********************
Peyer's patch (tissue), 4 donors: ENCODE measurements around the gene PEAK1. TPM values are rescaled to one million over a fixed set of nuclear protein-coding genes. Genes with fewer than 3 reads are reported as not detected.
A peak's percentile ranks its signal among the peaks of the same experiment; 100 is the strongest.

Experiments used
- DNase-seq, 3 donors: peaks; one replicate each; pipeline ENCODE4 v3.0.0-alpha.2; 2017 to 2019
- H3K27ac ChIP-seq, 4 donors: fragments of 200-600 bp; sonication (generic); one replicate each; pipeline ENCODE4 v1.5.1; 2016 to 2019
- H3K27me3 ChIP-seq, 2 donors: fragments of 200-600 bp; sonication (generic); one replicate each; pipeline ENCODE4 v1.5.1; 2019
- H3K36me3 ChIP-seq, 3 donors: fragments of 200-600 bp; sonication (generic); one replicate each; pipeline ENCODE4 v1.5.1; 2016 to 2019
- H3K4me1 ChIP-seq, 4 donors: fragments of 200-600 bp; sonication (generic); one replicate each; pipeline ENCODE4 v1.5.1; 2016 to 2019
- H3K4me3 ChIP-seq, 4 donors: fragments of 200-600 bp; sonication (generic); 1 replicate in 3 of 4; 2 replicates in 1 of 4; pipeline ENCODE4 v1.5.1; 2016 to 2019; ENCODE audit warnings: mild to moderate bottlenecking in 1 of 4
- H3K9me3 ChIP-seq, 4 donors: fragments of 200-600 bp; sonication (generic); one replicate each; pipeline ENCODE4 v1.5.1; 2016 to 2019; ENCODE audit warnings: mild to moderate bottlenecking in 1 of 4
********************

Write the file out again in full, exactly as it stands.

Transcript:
Peyer's patch (tissue), 4 donors: ENCODE measurements around the gene PEAK1. TPM values are rescaled to one million over a fixed set of nuclear protein-coding genes. Genes with fewer than 3 reads are reported as not detected.
A peak's percentile ranks its signal among the peaks of the same experiment; 100 is the strongest.

Experiments used
- DNase-seq, 3 donors: peaks; one replicate each; pipeline ENCODE4 v3.0.0-alpha.2; 2017 to 2019
- H3K27ac ChIP-seq, 4 donors: fragments of 200-600 bp; sonication (generic); one replicate each; pipeline ENCODE4 v1.5.1; 2016 to 2019
- H3K27me3 ChIP-seq, 2 donors: fragments of 200-600 bp; sonication (generic); one replicate each; pipeline ENCODE4 v1.5.1; 2019
- H3K36me3 ChIP-seq, 3 donors: fragments of 200-600 bp; sonication (generic); one replicate each; pipeline ENCODE4 v1.5.1; 2016 to 2019
- H3K4me1 ChIP-seq, 4 donors: fragments of 200-600 bp; sonication (generic); one replicate each; pipeline ENCODE4 v1.5.1; 2016 to 2019
- H3K4me3 ChIP-seq, 4 donors: fragments of 200-600 bp; sonication (generic); 1 replicate in 3 of 4; 2 replicates in 1 of 4; pipeline ENCODE4 v1.5.1; 2016 to 2019; ENCODE audit warnings: mild to moderate bottlenecking in 1 of 4
- H3K9me3 ChIP-seq, 4 donors: fragments of 200-600 bp; sonication (generic); one replicate each; pipeline ENCODE4 v1.5.1; 2016 to 2019; ENCODE audit warnings: mild to moderate bottlenecking in 1 of 4